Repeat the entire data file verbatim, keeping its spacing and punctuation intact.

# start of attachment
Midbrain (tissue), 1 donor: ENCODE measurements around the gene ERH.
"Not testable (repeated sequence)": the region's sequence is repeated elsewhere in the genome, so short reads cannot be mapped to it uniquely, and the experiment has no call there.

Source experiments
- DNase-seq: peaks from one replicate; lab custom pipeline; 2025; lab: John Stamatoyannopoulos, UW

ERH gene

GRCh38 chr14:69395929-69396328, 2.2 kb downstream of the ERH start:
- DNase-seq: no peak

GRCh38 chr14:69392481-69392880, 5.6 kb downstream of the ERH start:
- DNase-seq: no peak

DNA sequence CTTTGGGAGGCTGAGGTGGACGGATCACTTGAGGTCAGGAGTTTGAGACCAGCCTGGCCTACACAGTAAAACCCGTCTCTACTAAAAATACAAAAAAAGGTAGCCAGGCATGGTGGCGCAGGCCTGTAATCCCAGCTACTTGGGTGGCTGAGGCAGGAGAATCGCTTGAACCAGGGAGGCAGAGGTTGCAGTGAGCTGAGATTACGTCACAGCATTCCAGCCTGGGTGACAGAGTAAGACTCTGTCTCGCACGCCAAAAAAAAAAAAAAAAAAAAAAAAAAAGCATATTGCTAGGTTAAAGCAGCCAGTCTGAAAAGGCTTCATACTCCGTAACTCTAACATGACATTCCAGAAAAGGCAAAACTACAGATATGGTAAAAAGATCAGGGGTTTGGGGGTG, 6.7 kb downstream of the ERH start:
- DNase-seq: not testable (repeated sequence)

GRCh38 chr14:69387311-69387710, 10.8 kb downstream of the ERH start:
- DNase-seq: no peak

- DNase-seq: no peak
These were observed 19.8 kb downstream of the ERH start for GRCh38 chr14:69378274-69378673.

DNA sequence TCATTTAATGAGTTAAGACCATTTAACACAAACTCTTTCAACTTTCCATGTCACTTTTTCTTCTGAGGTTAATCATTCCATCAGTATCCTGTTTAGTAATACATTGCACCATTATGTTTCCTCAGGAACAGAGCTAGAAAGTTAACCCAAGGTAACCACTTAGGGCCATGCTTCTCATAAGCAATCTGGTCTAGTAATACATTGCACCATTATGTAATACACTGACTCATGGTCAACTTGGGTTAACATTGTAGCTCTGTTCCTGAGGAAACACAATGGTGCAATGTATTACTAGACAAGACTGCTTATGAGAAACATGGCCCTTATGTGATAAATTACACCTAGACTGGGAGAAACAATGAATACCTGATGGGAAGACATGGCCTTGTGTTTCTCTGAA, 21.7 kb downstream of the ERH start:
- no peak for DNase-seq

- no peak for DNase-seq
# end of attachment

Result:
Midbrain (tissue), 1 donor: ENCODE measurements around the gene ERH.
"Not testable (repeated sequence)": the region's sequence is repeated elsewhere in the genome, so short reads cannot be mapped to it uniquely, and the experiment has no call there.

Source experiments
- DNase-seq: peaks from one replicate; lab custom pipeline; 2025; lab: John Stamatoyannopoulos, UW

ERH gene

GRCh38 chr14:69395929-69396328, 2.2 kb downstream of the ERH start:
- DNase-seq: no peak

GRCh38 chr14:69392481-69392880, 5.6 kb downstream of the ERH start:
- DNase-seq: no peak

DNA sequence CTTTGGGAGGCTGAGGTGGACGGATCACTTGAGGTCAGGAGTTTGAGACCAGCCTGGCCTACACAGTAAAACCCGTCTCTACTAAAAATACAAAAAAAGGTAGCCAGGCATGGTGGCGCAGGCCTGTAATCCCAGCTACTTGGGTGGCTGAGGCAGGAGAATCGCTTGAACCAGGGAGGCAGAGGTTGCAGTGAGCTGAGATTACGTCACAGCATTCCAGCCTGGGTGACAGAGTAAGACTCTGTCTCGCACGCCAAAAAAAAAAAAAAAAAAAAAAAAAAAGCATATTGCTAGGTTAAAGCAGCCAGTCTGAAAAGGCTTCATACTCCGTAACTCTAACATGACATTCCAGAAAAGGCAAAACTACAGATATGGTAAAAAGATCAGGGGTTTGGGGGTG, 6.7 kb downstream of the ERH start:
- DNase-seq: not testable (repeated sequence)

GRCh38 chr14:69387311-69387710, 10.8 kb downstream of the ERH start:
- DNase-seq: no peak

- DNase-seq: no peak
These were observed 19.8 kb downstream of the ERH start for GRCh38 chr14:69378274-69378673.

DNA sequence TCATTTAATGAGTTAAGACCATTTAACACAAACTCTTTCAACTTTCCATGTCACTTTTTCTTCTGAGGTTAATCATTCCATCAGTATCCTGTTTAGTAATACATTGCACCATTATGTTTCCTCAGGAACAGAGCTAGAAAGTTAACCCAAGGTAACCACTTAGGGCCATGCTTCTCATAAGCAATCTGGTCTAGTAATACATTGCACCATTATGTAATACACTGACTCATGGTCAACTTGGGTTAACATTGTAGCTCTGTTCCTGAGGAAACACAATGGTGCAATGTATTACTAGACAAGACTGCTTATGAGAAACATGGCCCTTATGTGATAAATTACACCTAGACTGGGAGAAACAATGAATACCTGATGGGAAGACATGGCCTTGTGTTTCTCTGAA, 21.7 kb downstream of the ERH start:
- no peak for DNase-seq

- no peak for DNase-seq